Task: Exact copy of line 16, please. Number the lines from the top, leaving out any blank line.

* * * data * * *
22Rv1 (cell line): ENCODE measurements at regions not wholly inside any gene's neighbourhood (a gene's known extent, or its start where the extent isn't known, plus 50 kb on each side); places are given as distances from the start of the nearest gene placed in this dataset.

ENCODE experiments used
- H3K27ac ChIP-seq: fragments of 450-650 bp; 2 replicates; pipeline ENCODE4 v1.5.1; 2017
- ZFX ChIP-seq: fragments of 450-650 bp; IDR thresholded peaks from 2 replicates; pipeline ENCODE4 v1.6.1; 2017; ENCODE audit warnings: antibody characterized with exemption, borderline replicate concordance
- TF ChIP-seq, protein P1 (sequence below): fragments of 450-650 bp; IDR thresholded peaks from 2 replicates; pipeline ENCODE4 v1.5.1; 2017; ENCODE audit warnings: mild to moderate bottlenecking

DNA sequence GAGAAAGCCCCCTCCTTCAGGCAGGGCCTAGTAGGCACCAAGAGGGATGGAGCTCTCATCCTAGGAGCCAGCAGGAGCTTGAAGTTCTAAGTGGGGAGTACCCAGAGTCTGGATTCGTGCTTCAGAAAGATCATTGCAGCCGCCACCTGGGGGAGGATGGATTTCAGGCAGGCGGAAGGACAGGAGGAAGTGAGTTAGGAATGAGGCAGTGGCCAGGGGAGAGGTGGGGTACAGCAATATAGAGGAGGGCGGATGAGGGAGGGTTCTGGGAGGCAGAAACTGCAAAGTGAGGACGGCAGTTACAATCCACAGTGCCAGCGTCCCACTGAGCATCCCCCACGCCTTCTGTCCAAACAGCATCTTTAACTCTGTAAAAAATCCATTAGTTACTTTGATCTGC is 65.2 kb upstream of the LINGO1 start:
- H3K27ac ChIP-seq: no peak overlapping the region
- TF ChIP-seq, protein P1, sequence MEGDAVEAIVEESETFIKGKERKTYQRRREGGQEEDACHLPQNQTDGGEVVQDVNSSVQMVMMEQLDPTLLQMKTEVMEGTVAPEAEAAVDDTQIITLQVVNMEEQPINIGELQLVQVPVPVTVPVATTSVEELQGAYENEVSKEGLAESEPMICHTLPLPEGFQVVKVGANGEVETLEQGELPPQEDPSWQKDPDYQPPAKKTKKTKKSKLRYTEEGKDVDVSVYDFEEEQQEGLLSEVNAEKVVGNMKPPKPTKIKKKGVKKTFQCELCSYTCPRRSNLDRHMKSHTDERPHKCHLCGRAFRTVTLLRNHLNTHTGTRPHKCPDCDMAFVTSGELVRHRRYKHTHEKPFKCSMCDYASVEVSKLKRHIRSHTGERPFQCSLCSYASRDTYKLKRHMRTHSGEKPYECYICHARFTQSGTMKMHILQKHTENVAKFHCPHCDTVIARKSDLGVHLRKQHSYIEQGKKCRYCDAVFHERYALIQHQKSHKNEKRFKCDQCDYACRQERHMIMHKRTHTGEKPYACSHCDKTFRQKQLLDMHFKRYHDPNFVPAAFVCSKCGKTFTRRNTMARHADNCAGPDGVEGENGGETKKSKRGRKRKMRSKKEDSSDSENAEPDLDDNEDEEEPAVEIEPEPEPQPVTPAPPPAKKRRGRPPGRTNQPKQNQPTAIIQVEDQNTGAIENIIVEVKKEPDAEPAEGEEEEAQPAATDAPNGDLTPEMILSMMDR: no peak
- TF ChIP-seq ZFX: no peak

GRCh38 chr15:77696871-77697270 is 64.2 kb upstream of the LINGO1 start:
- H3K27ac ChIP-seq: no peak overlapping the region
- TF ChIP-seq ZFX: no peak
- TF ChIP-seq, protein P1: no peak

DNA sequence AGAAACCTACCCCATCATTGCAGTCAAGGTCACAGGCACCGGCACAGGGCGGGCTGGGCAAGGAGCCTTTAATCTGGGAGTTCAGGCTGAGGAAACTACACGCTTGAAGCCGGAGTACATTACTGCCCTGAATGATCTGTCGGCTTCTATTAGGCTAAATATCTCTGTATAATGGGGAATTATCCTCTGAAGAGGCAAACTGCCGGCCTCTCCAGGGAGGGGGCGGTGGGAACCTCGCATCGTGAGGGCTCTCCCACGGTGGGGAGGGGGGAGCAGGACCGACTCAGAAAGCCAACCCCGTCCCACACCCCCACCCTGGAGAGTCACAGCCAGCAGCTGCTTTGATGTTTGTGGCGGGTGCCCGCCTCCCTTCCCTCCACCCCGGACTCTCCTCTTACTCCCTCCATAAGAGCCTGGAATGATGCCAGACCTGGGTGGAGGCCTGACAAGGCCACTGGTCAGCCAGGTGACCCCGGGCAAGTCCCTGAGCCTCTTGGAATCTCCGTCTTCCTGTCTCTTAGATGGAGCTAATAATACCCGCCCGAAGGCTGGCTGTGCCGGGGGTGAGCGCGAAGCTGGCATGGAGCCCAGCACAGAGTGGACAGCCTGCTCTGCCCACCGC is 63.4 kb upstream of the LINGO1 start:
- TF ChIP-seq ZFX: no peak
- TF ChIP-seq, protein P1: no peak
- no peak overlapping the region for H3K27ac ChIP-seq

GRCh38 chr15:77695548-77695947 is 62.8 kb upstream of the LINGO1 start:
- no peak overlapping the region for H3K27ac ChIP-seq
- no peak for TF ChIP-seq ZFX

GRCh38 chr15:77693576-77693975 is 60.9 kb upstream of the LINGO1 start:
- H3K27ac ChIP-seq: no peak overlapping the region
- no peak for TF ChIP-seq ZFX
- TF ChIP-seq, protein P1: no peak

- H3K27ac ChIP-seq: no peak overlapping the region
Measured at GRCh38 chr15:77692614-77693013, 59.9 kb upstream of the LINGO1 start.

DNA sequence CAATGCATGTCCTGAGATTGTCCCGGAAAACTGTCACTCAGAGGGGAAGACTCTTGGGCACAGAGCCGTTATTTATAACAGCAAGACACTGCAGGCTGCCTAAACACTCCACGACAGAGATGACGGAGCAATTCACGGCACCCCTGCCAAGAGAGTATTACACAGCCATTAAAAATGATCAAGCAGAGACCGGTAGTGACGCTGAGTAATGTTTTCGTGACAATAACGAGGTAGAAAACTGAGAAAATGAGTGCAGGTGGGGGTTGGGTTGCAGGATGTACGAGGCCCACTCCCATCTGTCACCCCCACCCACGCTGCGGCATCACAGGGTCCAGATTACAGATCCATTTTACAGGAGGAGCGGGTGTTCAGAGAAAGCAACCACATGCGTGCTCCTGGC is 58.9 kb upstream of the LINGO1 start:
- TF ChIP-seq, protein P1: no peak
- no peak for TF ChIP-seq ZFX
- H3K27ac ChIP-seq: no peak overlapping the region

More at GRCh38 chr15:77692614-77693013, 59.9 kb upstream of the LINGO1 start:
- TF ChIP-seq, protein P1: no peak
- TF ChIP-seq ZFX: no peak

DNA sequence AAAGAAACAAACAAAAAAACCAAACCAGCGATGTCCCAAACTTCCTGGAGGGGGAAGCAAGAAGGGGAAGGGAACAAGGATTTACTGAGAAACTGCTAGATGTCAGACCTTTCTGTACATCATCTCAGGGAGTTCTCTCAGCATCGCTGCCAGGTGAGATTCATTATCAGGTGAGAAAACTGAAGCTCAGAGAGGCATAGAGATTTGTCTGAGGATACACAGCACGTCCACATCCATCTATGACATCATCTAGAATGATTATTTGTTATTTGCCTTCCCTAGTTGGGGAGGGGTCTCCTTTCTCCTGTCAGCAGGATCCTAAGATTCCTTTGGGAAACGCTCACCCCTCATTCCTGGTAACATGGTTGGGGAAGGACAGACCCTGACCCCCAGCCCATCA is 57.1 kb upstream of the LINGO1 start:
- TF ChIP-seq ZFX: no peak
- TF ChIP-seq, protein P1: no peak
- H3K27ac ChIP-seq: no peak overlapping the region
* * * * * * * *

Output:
- TF ChIP-seq, protein P1: no peak